Tax and budgets

It’s the most wonderful time of the year! Even when I am getting a refund, filing my taxes makes me cranky and I put it off. While having to pay extra is certainly painful, getting a refund reminds me that the government has been using my money instead of me for the last year. This year was fun because I bought a hybrid car last summer. That gave me a $525 tax credit. To claim it, I had to use a full Form 1040 instead of a 1040–EZ or even a 1040A, because not all credits are available on all forms. I also had to file a Form 8910 pursuant to the Alternative Motor Vehicle Credit. That form required my Tentative Minimum Tax from Form 6251, Alternative Minimum Tax—just to make sure that the $525 credit was not going to eat my entire tax burden. Add to which that it took me a couple of hours just to figure out which forms I needed in order to claim this credit.

There is an important lesson here. I like the idea of more vehicles with better fuel efficiency on the road. And if one is into top-down social engineering, a tax credit sounds like a fine way to provide an incentive for it. But the aggravation of claiming a credit—really, when was the last time you had to figure out your AMT?—makes this incentive vastly inferior to simply saving money on gasoline and feeling smug each time I buy a tank at the four hundred mile mark.

I filed my federal taxes on-line, but had to make my final payment to the California Republic via the postal monopoly. I was pleased to see that Seacoast Peace Response was out there. I was a little disappointed that their “penny poll” didn’t include an option for cutting taxes to allow private charity and free choice, but it was an effective outreach tool. I briefly considered pocketing the pile of pennies they gave me and walking away, since that really is my vote, but I don’t think that would have been a good way to make friends and influence people. And then whoever received the pennies in an envelope at the Red Cross or homeless shelter would probably have been insulted, rather than grasping the symbolic significance.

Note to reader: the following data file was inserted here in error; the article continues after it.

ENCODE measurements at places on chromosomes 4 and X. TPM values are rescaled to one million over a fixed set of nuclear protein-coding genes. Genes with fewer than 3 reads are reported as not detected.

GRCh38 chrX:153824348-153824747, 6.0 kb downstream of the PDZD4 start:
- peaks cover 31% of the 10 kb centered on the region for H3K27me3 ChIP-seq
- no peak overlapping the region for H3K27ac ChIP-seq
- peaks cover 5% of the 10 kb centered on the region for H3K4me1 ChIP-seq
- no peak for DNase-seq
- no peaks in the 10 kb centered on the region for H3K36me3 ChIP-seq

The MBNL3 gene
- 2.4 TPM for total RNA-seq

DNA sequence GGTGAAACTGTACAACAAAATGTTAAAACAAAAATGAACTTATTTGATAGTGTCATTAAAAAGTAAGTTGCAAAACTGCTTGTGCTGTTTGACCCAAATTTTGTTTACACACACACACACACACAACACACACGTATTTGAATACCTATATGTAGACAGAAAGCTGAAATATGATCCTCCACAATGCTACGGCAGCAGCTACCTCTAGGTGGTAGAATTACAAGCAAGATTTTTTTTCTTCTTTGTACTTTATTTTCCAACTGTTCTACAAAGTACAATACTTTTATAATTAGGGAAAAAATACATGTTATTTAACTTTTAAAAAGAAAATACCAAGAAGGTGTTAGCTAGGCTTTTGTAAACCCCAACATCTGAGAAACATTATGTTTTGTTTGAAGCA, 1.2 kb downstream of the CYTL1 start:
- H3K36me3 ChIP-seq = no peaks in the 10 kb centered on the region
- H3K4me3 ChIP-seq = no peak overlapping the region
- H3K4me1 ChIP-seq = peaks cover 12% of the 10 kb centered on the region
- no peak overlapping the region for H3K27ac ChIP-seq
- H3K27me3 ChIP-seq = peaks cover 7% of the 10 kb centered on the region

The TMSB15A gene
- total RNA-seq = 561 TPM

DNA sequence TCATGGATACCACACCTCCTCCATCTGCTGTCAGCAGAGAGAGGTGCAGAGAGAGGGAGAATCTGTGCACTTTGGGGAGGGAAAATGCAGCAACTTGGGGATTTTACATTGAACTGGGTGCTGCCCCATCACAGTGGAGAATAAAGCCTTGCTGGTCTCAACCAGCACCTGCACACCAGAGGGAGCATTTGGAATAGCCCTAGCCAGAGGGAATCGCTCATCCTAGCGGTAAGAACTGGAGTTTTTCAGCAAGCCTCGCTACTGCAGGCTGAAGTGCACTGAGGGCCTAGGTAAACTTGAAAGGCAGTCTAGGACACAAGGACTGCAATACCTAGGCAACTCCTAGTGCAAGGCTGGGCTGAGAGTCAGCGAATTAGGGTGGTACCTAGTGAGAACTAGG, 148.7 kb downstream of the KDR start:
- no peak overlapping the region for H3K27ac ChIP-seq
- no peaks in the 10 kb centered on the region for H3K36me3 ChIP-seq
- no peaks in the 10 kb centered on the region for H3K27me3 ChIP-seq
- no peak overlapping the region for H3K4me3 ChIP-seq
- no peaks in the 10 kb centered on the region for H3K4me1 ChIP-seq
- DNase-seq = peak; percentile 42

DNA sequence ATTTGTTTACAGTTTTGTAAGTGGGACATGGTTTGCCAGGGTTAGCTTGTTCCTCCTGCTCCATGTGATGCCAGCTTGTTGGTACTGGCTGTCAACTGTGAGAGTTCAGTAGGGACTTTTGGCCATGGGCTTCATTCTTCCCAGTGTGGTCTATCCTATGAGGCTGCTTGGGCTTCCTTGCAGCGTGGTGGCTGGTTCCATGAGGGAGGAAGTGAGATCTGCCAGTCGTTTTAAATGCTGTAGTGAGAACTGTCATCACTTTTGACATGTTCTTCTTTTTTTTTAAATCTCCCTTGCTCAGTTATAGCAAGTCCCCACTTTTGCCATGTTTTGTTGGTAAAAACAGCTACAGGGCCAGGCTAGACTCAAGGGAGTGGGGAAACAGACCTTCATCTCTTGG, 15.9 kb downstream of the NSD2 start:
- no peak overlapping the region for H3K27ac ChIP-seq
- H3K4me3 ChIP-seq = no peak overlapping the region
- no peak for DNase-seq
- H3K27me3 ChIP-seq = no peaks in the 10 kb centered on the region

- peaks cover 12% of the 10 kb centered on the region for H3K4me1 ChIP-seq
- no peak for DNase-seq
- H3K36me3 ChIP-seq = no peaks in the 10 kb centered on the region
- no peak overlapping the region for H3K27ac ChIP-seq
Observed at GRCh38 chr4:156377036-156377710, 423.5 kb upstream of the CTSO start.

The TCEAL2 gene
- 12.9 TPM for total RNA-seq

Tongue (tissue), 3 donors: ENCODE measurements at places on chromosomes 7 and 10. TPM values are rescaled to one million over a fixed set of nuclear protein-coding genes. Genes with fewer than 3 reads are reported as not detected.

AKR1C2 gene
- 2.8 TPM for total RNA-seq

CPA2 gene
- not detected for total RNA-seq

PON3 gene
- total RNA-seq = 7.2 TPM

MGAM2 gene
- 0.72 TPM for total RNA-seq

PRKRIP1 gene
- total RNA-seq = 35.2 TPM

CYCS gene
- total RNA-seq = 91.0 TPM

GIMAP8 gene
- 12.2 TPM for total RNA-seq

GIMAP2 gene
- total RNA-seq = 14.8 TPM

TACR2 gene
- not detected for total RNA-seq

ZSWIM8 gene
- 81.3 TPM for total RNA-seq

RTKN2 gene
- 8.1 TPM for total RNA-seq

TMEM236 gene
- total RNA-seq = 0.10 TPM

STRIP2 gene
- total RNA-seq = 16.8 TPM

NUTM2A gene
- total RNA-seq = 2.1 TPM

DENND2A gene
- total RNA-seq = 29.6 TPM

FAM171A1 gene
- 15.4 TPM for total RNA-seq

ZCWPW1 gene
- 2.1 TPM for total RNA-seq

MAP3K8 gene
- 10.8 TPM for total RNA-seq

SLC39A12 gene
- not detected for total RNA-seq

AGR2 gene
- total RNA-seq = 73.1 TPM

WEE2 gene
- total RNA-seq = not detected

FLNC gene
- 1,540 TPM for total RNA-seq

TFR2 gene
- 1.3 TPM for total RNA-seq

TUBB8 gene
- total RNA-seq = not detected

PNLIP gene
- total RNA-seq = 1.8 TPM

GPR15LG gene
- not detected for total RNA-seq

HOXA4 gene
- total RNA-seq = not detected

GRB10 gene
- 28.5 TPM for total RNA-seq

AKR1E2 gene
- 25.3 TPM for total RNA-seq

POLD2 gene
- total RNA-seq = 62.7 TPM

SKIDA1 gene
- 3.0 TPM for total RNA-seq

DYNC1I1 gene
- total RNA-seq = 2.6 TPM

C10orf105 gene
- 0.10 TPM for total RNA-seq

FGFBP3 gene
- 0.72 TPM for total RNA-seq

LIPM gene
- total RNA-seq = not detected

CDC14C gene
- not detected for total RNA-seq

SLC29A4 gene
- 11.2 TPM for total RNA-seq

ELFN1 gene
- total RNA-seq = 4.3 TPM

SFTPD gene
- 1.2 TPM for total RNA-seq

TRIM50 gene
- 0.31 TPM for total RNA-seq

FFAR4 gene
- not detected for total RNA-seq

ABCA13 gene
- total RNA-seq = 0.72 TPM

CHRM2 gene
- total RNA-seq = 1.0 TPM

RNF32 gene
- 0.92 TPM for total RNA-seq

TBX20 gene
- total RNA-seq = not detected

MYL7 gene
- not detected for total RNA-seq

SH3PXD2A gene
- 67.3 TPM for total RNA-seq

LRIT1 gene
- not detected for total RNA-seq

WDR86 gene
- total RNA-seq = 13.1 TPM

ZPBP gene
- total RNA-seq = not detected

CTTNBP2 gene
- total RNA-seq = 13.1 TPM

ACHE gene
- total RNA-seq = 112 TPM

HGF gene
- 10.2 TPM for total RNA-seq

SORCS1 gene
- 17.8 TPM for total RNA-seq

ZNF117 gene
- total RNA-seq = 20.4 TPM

Locally, it is still (still!) budget time. The Portsmouth Herald has the full schedule of meetings posted in an editorial. I am remiss right at the outset; I was wiped out from staying up all night Monday to figure out my taxes, and then this morning from taking a house guest down to Logan Airport, so I took a nap instead. But this is an important process, and the more you can get your local neighbors to think about taxation and non-government solutions to problems, the more likely they are to apply that thinking all the way up the chain. We do need a revolution; a mental one, a counterrevolution to the New Deal that made the government the solution to all of our problems and caused our community support structures to atrophy.

On the up side, it feels like spring today, and I had a lovely walk around downtown Portsmouth after submitting my tithe to the Governator. And I didn’t have any New Hampshire tax paperwork to file. I like it here.